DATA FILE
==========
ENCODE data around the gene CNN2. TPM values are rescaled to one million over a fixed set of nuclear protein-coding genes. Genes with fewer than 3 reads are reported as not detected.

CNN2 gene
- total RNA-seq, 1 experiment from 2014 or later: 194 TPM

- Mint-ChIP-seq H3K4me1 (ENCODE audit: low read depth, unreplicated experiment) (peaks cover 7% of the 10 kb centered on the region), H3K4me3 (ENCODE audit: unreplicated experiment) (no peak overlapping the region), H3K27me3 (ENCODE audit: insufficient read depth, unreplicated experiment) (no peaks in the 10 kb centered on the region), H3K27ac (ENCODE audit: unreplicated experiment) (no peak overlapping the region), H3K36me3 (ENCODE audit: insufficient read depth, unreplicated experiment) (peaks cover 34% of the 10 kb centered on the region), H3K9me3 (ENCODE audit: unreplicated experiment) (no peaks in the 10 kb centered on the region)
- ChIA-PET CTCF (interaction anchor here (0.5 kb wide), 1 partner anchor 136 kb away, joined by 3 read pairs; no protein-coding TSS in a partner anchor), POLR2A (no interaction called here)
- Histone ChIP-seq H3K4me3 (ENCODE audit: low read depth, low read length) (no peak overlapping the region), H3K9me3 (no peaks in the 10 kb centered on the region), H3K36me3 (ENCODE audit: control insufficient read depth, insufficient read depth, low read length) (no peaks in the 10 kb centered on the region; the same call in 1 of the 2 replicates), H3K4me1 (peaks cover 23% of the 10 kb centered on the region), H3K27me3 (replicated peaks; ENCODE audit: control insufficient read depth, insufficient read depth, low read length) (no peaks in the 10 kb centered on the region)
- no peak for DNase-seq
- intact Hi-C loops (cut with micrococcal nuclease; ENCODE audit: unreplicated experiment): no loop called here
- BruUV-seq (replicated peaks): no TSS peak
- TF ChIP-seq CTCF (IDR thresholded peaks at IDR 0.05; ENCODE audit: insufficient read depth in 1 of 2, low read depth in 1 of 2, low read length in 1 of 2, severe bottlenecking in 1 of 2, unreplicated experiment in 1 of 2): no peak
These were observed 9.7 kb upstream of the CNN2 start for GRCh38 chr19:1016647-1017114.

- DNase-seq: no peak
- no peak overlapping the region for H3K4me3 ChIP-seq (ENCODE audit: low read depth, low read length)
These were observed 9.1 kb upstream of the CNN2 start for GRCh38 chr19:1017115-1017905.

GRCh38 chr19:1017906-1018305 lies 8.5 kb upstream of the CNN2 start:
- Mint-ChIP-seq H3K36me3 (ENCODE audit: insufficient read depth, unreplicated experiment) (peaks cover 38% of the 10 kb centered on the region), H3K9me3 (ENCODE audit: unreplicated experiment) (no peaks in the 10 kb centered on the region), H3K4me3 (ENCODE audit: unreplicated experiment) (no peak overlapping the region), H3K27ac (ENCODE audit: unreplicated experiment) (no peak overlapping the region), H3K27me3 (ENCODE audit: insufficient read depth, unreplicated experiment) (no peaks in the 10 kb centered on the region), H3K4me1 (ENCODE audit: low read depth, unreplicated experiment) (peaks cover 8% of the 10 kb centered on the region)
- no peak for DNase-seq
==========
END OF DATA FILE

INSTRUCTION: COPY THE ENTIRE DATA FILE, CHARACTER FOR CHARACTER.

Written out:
ENCODE data around the gene CNN2. TPM values are rescaled to one million over a fixed set of nuclear protein-coding genes. Genes with fewer than 3 reads are reported as not detected.

CNN2 gene
- total RNA-seq, 1 experiment from 2014 or later: 194 TPM

- Mint-ChIP-seq H3K4me1 (ENCODE audit: low read depth, unreplicated experiment) (peaks cover 7% of the 10 kb centered on the region), H3K4me3 (ENCODE audit: unreplicated experiment) (no peak overlapping the region), H3K27me3 (ENCODE audit: insufficient read depth, unreplicated experiment) (no peaks in the 10 kb centered on the region), H3K27ac (ENCODE audit: unreplicated experiment) (no peak overlapping the region), H3K36me3 (ENCODE audit: insufficient read depth, unreplicated experiment) (peaks cover 34% of the 10 kb centered on the region), H3K9me3 (ENCODE audit: unreplicated experiment) (no peaks in the 10 kb centered on the region)
- ChIA-PET CTCF (interaction anchor here (0.5 kb wide), 1 partner anchor 136 kb away, joined by 3 read pairs; no protein-coding TSS in a partner anchor), POLR2A (no interaction called here)
- Histone ChIP-seq H3K4me3 (ENCODE audit: low read depth, low read length) (no peak overlapping the region), H3K9me3 (no peaks in the 10 kb centered on the region), H3K36me3 (ENCODE audit: control insufficient read depth, insufficient read depth, low read length) (no peaks in the 10 kb centered on the region; the same call in 1 of the 2 replicates), H3K4me1 (peaks cover 23% of the 10 kb centered on the region), H3K27me3 (replicated peaks; ENCODE audit: control insufficient read depth, insufficient read depth, low read length) (no peaks in the 10 kb centered on the region)
- no peak for DNase-seq
- intact Hi-C loops (cut with micrococcal nuclease; ENCODE audit: unreplicated experiment): no loop called here
- BruUV-seq (replicated peaks): no TSS peak
- TF ChIP-seq CTCF (IDR thresholded peaks at IDR 0.05; ENCODE audit: insufficient read depth in 1 of 2, low read depth in 1 of 2, low read length in 1 of 2, severe bottlenecking in 1 of 2, unreplicated experiment in 1 of 2): no peak
These were observed 9.7 kb upstream of the CNN2 start for GRCh38 chr19:1016647-1017114.

- DNase-seq: no peak
- no peak overlapping the region for H3K4me3 ChIP-seq (ENCODE audit: low read depth, low read length)
These were observed 9.1 kb upstream of the CNN2 start for GRCh38 chr19:1017115-1017905.

GRCh38 chr19:1017906-1018305 lies 8.5 kb upstream of the CNN2 start:
- Mint-ChIP-seq H3K36me3 (ENCODE audit: insufficient read depth, unreplicated experiment) (peaks cover 38% of the 10 kb centered on the region), H3K9me3 (ENCODE audit: unreplicated experiment) (no peaks in the 10 kb centered on the region), H3K4me3 (ENCODE audit: unreplicated experiment) (no peak overlapping the region), H3K27ac (ENCODE audit: unreplicated experiment) (no peak overlapping the region), H3K27me3 (ENCODE audit: insufficient read depth, unreplicated experiment) (no peaks in the 10 kb centered on the region), H3K4me1 (ENCODE audit: low read depth, unreplicated experiment) (peaks cover 8% of the 10 kb centered on the region)
- no peak for DNase-seq